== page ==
Hello, I’m Benjamin Obler, Editor-in-Chief of Aspiring Writer Syndrome.
We all know that corporations are people, thanks to Citizens United. Since this legal decision in 2010, I’ve slowly been coming into compliance with the unwritten national edict that all persons brand themselves and begin to live their lives as a living advertisement for their brands.
I found the task difficult. For years, I continued to host BenObler.com, in direct opposition to the new rules, and in support of what our corporate overlords have called “the unproductive life method,” or ULM.
Finally, I made a valiant effort and launched Aspiring Writer Syndrome in 2019.
Little did I know when creating Aspiring Writer Syndrome that some writers are opposed to the term “aspiring writer.” During the process of making sure search engines know about this site, we noticed several articles out there advising writers to abjure the moniker “aspiring writer.”
As the founder of this lucrative and controversial enterprise, I agree that there’s no need for anyone to think of themselves as undeserving of the title “writer” just because they haven’t published. A writer is one who writes, no question. If you write, you qualify. You can wear the badge. John Irving got that right in The World According to Garp, some 40 years ago. Additionally, it’s not true that published writers have any leg-up aesthetically, intellectually, or morally. They aren’t necessarily writers in any deeper sense. There are plenty of unpublished writers more skilled, more devoted, and more attuned to the literary arts than published writers.
It’s incredibly important to me personally, and it’s a central tenet of my professional work—both teaching and editing/consulting—to convey to my students and clients that the act and pursuit of writing is an end in itself, and a writer’s artistic growth is the only yardstick worth packing for the lifelong journey on the writer’s trail.
That said, here’s why Aspiring Writer’s Syndrome is the name of this far-reaching and incredibly prescient operation.
I think of aspiration as a positive thing. Sorry to use such a tired speech-maker’s trope, but the word derives from the Latin root aspirare meaning “to breathe.” Aspirate. In that sense, to be an aspiring writer is to be a writer by nature, one who is unstoppably alive. We breathe involuntarily. For some of us, the choice to write is foregone or automatic; it is no choice at all.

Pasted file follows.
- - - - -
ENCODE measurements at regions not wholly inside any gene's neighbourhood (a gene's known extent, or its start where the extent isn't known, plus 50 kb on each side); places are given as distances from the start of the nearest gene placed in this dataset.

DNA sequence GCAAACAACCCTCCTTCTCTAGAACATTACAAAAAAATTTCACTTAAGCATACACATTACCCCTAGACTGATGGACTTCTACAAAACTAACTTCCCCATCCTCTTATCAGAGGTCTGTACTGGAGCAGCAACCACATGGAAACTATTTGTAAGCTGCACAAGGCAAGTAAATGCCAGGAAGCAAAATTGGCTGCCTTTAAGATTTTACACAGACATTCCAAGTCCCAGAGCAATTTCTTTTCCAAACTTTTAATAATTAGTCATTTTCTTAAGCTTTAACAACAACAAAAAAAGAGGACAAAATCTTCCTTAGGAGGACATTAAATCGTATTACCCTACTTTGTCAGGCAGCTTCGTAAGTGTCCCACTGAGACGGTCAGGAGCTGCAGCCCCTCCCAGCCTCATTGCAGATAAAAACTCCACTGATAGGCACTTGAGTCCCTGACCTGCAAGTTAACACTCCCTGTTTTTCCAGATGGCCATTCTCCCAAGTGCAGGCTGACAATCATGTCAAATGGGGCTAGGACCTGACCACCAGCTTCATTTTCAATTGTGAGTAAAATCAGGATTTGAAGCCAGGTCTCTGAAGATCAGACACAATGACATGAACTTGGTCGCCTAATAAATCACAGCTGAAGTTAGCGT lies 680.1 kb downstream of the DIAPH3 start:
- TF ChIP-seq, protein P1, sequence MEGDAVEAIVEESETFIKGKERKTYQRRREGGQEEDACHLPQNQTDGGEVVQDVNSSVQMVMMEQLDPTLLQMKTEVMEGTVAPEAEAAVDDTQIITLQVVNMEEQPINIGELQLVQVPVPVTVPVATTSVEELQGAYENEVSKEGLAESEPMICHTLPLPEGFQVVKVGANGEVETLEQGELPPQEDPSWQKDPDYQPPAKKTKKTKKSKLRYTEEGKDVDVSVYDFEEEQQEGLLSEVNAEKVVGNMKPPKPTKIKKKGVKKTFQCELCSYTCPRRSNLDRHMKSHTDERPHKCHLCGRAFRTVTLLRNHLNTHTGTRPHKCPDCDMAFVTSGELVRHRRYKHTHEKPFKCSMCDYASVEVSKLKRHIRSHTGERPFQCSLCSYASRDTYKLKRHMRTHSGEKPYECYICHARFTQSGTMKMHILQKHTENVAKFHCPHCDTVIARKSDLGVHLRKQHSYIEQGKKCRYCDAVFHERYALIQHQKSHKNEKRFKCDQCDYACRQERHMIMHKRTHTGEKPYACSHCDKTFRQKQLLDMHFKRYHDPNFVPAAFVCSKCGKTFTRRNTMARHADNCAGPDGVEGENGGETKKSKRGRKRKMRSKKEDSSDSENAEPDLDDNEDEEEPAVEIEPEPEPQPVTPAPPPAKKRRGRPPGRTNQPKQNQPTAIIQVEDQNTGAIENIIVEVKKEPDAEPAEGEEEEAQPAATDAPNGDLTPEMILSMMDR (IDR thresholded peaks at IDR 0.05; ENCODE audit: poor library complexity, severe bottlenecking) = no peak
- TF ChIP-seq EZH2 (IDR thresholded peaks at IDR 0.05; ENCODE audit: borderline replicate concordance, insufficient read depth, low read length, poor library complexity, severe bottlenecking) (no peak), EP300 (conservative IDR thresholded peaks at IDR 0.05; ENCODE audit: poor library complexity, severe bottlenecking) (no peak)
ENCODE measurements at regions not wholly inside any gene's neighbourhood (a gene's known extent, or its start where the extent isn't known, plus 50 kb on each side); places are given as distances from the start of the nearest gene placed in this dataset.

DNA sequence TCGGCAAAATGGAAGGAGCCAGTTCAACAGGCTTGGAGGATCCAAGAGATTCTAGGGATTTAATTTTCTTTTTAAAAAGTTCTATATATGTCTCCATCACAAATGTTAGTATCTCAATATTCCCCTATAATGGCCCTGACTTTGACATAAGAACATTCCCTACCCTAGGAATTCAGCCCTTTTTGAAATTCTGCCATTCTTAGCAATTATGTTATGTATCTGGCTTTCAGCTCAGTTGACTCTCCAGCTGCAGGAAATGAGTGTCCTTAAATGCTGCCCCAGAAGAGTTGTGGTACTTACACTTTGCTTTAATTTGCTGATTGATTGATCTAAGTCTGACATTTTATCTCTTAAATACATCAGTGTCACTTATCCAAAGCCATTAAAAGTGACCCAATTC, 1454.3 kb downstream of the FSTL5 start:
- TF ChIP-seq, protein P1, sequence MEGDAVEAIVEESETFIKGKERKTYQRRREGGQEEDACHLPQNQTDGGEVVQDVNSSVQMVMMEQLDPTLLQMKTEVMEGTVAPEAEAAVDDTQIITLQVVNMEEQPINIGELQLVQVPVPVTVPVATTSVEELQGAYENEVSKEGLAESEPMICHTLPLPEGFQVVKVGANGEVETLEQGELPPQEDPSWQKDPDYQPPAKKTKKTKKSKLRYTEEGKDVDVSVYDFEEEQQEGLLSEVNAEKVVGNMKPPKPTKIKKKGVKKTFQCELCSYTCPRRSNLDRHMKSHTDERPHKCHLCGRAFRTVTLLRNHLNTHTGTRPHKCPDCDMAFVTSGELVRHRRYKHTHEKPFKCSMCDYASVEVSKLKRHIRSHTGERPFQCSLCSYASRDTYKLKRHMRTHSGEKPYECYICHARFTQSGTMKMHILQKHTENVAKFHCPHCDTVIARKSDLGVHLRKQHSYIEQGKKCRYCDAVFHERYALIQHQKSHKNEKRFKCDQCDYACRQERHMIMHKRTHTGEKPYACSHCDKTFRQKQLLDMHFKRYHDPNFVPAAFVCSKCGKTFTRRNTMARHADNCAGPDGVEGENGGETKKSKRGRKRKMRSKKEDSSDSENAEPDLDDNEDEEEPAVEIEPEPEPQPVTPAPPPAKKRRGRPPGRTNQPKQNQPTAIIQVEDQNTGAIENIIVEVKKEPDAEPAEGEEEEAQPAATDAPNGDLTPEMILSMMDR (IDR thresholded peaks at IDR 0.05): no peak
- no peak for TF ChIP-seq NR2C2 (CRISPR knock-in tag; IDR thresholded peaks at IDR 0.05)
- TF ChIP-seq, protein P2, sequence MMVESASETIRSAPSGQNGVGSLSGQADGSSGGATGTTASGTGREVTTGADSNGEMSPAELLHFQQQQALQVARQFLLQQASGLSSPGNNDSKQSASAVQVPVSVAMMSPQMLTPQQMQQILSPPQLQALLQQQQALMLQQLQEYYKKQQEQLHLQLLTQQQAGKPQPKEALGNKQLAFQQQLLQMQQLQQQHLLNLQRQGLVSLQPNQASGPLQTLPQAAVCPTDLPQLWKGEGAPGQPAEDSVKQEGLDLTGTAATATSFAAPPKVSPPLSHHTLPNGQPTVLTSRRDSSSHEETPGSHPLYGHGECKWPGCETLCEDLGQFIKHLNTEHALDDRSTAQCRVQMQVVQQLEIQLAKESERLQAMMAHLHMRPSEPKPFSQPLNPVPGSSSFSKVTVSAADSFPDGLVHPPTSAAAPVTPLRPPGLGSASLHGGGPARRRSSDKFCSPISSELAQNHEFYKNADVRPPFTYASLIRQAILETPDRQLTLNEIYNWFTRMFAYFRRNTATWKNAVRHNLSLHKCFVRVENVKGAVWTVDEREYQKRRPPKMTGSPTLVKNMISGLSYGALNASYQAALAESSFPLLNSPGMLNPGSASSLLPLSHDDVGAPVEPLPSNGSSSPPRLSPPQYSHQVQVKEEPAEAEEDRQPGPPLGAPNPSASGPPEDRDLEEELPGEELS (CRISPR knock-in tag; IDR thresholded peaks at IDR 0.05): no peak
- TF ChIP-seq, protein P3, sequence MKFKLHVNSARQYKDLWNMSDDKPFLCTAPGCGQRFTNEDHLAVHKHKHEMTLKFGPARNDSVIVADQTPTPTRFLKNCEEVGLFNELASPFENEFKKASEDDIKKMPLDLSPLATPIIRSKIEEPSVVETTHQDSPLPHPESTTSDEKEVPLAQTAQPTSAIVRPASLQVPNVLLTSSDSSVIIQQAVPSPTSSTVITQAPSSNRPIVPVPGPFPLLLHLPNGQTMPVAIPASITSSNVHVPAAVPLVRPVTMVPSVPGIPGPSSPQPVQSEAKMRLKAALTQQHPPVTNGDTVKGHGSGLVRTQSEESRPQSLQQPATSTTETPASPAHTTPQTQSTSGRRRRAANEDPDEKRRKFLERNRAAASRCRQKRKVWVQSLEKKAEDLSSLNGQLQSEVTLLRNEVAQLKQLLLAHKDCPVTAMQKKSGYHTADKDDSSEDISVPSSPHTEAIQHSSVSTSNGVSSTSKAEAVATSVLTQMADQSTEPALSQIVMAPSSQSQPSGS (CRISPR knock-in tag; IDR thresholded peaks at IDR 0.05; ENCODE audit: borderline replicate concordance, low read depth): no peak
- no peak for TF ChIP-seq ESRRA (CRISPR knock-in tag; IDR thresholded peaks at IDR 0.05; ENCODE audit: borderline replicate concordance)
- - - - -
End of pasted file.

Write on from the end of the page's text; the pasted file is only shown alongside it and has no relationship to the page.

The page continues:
While I respect and work with all writers, writers who see the sense in this are the type of writers who I align with most. I get them, and they get me. We work well together, and part of our work is to identify what they wish to do as writers and to work together based on where they presently are in relation to their goals.
I don’t see it as a demerit to identify as an aspiring writer. I’ve achieved several of the goals I had as a beginning writer. Yet I now have new aspirations. It will always be this way with me. It’s not a come-down to admit this. I aspire to make literary art that endures. I aspire to write the kind of books that open minds, like my mind was opened by books I read as a young person seeking to understand the world. That remains an aspiration. I think it’s a credit to a writer to have such hopes.
I’ve worked with writers who declare no such high aims. Some writers distance themselves from aspirations because of what ensues once you declare them. Once goals are declared, failure is possible. Once goals are declared (if anyone’s listening), being judged becomes possible. In short: the armor is off, and you’re vulnerable. A thousand endeavors offer the same conundrum.
Doing a coy dance across the room from one’s aspirations usually ends up in the aspirations leaving with another partner.
So if you’re on board with this sentiment, you’ll likely not be offended by Aspiring Writer Syndrome, Inc. If not — if you don’t — maybe we can help you get to a place where you understand that you, too, have the condition. After all, it is a condition whose treatment is to write, and write better. Worse things could happen, no? Although in some forms the condition is life-threatening, when managed correctly, it is life-enriching.